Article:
Advertisement

Effects of Exercise Intervention on Health-Related Physical Fitness and Blood Pressure in Preschool Children: A Systematic Review and Meta-Analysis of Randomized Controlled Trials

  • Antonio García-HermosoEmail author
  • Alicia M. Alonso-Martinez
  • Robinson Ramírez-Vélez
  • Mikel Izquierdo
Systematic Review

Abstract

Background

No previous systematic review has quantitatively examined the effect of physical exercise interventions on health-related physical fitness and blood pressure in children younger than 6 years old.

Objective

To evaluate the effects of exercise interventions on health-related physical fitness (i.e., physical fitness components and body composition) and blood pressure in preschoolers.

Methods

We searched four databases. Only randomized controlled trials (RCTs), evaluating the effectiveness of exercise intervention on weight-related outcomes, blood pressure, and physical fitness components in preschoolers (1–5.99 years old) were included. The effect sizes were reported as Hedges’ g using random-effects models.

Results

A total of 19 RCTs were included. Exercise interventions favored reductions in body mass index (g = − 0.17; 95% confidence interval [CI], − 0.31 to − 0.03), waist circumference (g = − 0.25; 95% CI − 0.47 to − 0.03), and body fat percentage (g = − 0.31; 95% CI − 0.60 to − 0.23); as well as improvement in cardiorespiratory fitness (g = 0.25; 95% CI 0.08–0.42), muscular strength (g = 0.25; 95% CI 0.09–0.40), and speed–agility (g = − 0.51; 95% CI − 0.78 to − 0.24). Blood pressure was not reduced. The subgroup analysis revealed that physical exercise alone favored larger reductions in body mass index and waist circumference compared with physical exercise combined with another intervention. Also, changes in cardiorespiratory fitness, lower-body muscular strength and speed–agility were associated with larger decreases in body composition.

Conclusion

Physical exercise whether combined or not with additional intervention has a small effect on both body weight and physical fitness in preschoolers. Also, it seems that interventions to prevent obesity should be directed towards improving physical fitness of preschoolers.

Notes

Acknowledgements

The authors wish to thank C. A. C. Coloma, for revision of the English text.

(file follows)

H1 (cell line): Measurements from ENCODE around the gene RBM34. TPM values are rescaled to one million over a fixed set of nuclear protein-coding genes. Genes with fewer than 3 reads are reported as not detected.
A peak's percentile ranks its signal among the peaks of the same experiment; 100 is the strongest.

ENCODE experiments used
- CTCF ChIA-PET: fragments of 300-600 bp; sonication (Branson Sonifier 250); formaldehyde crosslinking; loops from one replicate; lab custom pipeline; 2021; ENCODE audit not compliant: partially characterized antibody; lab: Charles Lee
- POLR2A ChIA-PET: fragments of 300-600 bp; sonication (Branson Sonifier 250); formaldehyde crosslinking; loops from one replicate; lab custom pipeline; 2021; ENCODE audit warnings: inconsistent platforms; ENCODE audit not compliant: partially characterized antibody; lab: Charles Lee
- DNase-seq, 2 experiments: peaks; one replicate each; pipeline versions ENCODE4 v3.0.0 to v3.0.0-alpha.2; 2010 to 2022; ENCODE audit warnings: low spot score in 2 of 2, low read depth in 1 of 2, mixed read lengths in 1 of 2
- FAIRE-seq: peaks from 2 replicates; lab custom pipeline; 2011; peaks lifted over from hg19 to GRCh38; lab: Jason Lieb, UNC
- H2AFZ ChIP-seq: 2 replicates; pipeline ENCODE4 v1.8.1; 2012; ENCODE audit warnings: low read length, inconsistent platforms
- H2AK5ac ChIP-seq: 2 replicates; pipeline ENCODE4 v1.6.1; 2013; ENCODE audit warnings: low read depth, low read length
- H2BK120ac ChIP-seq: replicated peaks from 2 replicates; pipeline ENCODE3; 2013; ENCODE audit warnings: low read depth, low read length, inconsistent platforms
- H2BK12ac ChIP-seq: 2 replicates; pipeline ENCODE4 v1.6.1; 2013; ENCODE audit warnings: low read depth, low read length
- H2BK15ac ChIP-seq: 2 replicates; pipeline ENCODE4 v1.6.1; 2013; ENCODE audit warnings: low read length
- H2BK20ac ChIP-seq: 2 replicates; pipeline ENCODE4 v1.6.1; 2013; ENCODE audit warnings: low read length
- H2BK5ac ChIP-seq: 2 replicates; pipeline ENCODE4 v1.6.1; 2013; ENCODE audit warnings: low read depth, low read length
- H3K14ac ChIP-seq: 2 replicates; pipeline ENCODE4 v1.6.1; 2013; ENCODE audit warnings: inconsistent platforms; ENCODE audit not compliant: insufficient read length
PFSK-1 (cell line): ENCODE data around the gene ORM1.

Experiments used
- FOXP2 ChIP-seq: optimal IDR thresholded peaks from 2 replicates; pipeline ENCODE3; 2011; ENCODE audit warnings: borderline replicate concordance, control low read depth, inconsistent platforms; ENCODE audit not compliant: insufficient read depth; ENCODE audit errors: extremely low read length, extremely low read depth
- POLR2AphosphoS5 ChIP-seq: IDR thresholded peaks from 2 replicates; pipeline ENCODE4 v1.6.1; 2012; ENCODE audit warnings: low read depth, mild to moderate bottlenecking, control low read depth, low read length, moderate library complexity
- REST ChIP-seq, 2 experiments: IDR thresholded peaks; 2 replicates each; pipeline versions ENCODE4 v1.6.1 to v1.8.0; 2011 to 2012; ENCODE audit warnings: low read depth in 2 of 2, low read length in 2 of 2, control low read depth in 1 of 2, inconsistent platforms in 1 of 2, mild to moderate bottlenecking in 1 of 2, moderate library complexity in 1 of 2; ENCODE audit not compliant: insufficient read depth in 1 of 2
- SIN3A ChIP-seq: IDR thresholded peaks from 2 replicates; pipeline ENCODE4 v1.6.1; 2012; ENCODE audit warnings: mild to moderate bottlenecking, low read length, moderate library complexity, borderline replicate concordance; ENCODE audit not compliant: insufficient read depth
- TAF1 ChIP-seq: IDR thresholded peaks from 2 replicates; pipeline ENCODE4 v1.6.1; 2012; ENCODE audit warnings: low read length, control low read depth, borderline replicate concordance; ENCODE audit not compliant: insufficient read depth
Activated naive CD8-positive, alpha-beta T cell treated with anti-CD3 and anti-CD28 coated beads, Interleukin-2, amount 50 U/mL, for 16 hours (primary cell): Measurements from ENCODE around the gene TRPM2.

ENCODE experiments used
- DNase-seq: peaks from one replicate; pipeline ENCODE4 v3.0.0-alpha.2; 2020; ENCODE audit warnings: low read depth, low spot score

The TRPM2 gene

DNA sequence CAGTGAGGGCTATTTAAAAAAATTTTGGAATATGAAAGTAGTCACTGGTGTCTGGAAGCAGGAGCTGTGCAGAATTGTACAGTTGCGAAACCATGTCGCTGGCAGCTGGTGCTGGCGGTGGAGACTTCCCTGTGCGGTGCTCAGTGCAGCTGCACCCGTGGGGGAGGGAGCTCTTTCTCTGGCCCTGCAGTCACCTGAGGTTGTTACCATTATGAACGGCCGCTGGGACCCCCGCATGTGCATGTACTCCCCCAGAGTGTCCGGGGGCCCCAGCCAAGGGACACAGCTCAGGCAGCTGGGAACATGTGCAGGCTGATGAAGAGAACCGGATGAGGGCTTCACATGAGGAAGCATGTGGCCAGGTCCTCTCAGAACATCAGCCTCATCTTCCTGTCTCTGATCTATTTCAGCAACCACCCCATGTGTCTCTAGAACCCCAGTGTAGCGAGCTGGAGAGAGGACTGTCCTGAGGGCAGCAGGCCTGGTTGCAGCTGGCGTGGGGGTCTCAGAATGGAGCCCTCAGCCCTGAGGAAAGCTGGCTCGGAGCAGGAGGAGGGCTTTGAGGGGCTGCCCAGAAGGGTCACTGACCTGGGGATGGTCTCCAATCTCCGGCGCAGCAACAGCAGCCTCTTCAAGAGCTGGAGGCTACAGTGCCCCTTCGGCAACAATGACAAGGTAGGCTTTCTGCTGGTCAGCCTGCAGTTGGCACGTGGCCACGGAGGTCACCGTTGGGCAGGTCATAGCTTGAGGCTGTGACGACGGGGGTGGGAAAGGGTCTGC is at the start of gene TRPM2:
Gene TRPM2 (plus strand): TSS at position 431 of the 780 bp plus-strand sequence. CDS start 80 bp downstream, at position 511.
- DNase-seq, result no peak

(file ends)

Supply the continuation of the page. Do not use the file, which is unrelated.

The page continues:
Compliance with Ethical Standards

Funding

No sources of funding were used to assist in the preparation of this article. Antonio Garcia-Hermoso is a Miguel Servet Fellow (Instituto de Salud Carlos III-CP18/0150).

Conflicts of interest

Antonio Garcia-Hermoso, Alicia M. Alonso-Martinez, Robinson Ramírez-Vélez and Mikel Izquierdo declare that they have no conflicts of interest relevant to the content of this review.

References

  1. 1.
    Berk L. Development through the lifespan. 2nd ed. Boston: Allyn & Bacon; 2002.Google Scholar
  2. 2.
    Jones RA, Hinkley T, Okely AD, Salmon J. Tracking physical activity and sedentary behavior in childhood. Am J Prev Med. 2013;44(6):651–8.  https://doi.org/10.1016/j.amepre.2013.03.001.CrossRefPubMedGoogle Scholar
  3. 3.
    Telama R, Yang X, Leskinen E, et al. Tracking of physical activity from early childhood through youth into adulthood. Med Sci Sport Exerc. 2014;46(5):955–62.  https://doi.org/10.1249/MSS.0000000000000181.CrossRefGoogle Scholar
  4. 4.
    Department of Health and Social Care. Start active, stay active: report on physical activity in the UK - GOV.UK. 2011. https://www.gov.uk/government/publications/start-active-stay-active-a-report-on-physical-activity-from-the-four-home-countries-chief-medical-officers. Accessed 4 Apr 2019.
  5. 5.
    WHO. Guidelines on physical activity, sedentary behaviour and sleep for children under 5 years of age. Geneva: World Health Organization; 2019.Google Scholar
  6. 6.
    Hnatiuk JA, Salmon J, Hinkley T, Okely AD, Trost S. A review of preschool children’s physical activity and sedentary time using objective measures. Am J Prev Med. 2014;47(4):487–97.  https://doi.org/10.1016/j.amepre.2014.05.042.CrossRefPubMedGoogle Scholar
  7. 7.
    Timmons BW, LeBlanc AG, Carson V, et al. Systematic review of physical activity and health in the early years (aged 0–4 years). Appl Physiol Nutr Metab. 2012;37(4):773–92.  https://doi.org/10.1139/h2012-070.CrossRefPubMedGoogle Scholar
  8. 8.
    Carson V, Lee E-Y, Hewitt L, et al. Systematic review of the relationships between physical activity and health indicators in the early years (0-4 years). BMC Public Health. 2017;17(S5):854.  https://doi.org/10.1186/s12889-017-4860-0.CrossRefPubMedPubMedCentralGoogle Scholar
  9. 9.
    Ling J, Robbins LB, Wen F. Interventions to prevent and manage overweight or obesity in preschool children: a systematic review. Int J Nurs Stud. 2016;53:270–89.  https://doi.org/10.1016/j.ijnurstu.2015.10.017.CrossRefPubMedGoogle Scholar